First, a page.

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Alexion's Soliris gets US approval for myasthenia gravis

New neurology indication could contribute $1.2bn to sales, says analysts

AlexionAlexion has finally claimed FDA approval for its complement inhibitor Soliris in myasthenia gravis (MG), potentially adding another $1bn-plus in peak sales for the product.

The US regulator has approved Soliris (eculizumab) to treat adults with refractory generalised MG who are anti-acetylcholine receptor (AchR) antibody-positive, a patient group that “continues to suffer from significant unresolved disease symptoms despite existing treatment options”, according to Alexion’s head of R&D John Orloff.

Soliris was tested in clinical trials in patients with the neuromuscular disease who had previously failed immunosuppressive treatment and continued to suffer from significant unresolved disease symptoms such as difficulties seeing, walking, talking, swallowing and breathing. Refractory AChR-positive patients represent approximately 5% to 10% of the total MG population of 60,000 to 80,000 people in the US.

The new indication represents the first foray for Alexion in neurology and a massive development for MG patients in the US, who have not seen a therapy approved for 60 years, according to Muscular Dystrophy Association (MDA). The European Commission approved use of the drug in MG in August and it was swiftly launched in Germany.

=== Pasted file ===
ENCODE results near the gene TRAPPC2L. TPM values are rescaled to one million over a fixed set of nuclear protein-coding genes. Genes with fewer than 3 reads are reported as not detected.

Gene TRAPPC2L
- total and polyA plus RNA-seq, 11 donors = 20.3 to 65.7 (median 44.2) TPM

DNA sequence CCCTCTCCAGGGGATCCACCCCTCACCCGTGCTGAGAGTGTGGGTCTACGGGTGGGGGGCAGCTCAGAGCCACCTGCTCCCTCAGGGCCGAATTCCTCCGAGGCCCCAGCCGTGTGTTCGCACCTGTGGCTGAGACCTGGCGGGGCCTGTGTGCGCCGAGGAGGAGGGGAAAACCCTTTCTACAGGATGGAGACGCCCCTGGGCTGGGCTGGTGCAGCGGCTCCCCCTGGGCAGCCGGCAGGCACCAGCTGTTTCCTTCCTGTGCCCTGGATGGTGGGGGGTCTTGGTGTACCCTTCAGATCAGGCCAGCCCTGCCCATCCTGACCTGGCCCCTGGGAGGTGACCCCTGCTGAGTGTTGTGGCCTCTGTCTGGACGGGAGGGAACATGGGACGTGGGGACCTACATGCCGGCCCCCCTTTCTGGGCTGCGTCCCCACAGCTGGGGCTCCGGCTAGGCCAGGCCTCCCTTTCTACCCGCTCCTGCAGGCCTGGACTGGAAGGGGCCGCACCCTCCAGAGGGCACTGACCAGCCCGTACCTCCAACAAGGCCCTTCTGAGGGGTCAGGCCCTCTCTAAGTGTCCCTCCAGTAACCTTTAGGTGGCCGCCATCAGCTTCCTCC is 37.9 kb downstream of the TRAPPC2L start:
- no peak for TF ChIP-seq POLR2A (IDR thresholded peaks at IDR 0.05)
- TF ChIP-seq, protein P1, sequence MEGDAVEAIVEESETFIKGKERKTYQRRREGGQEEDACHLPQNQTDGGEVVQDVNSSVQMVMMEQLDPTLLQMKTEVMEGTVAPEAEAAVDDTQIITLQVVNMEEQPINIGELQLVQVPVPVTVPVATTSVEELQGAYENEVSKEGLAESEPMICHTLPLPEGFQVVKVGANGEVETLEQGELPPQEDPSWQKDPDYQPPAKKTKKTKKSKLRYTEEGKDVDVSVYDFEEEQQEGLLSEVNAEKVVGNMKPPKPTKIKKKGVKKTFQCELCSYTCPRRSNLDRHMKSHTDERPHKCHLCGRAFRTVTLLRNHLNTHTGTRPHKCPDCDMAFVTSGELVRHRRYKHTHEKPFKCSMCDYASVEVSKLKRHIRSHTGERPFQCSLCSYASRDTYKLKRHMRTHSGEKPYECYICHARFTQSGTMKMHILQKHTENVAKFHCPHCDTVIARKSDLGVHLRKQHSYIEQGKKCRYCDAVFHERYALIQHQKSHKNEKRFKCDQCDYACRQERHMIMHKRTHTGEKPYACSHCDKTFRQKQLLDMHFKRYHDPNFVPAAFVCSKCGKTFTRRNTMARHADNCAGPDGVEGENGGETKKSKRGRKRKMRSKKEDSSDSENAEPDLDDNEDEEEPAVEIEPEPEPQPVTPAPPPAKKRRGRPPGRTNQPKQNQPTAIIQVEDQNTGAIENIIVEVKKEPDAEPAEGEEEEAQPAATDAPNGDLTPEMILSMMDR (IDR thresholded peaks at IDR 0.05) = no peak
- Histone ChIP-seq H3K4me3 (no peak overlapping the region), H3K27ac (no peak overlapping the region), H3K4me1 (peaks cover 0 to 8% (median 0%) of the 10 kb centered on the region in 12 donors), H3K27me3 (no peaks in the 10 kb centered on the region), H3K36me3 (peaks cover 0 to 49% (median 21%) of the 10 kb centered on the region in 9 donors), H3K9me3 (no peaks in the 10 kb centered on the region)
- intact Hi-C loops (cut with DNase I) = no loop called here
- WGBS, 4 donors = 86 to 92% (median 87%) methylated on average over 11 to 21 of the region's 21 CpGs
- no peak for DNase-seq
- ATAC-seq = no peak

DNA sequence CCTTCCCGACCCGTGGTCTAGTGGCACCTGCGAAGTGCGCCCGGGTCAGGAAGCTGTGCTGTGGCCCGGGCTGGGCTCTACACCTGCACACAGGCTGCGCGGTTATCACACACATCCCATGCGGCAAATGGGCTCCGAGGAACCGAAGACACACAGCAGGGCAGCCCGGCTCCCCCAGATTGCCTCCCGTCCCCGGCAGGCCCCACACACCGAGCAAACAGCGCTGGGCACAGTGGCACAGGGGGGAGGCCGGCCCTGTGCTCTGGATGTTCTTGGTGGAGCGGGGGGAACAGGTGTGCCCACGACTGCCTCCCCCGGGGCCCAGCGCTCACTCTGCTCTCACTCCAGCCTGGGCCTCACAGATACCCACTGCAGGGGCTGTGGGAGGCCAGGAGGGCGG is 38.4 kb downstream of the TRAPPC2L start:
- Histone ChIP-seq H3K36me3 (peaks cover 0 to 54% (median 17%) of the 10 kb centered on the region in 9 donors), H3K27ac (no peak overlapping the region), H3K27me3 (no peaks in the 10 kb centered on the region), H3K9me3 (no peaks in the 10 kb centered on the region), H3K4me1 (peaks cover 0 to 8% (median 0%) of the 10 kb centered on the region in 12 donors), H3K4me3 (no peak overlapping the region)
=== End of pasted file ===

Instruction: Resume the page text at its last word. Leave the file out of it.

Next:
Chief executive Lynn O’Connor Vos, described the last few years as an “unprecedented time” in neuromuscular disease research, with “six FDA approvals for drugs to treat neuromuscular diseases in MDA’s programme - including periodic paralysis, Duchenne muscular dystrophy, amyotrophic lateral sclerosis, spinal muscular atrophy and now MG”.

Leerink analysts reckon the new indication - which comes after approvals for paroxysmal nocturnal haemoglobinuria (PNH) and atypical haemolytic uremic syndrome - could contribute $1.2bn out of a predicted $5.3bn in sales for Soliris within five years.

The product is already a big earner for Alexion, which estimates sales will top $3bn this year, although some analysts have suggested that its high price - which could reach the $700,000 mark for MG patients depending on the dose required - could lead to resistance from payers.

The company has already taken measures to try to reduce its reliance on the 10-year-old cash cow product however, launching a restructuring drive to cut costs and increase the flow of new products - and licensing deals - from its pipeline.

The revamp was announced after Soliris failed to hit the mark in a trial in kidney transplant complications and allegations of sales fraud, which was followed by the departures of CEO David Hallal - to be replaced by former AstraZeneca CEO David Brennan - and CFO Vikas Sinha.

Article by
Phil Taylor

25th October 2017

From: Regulatory

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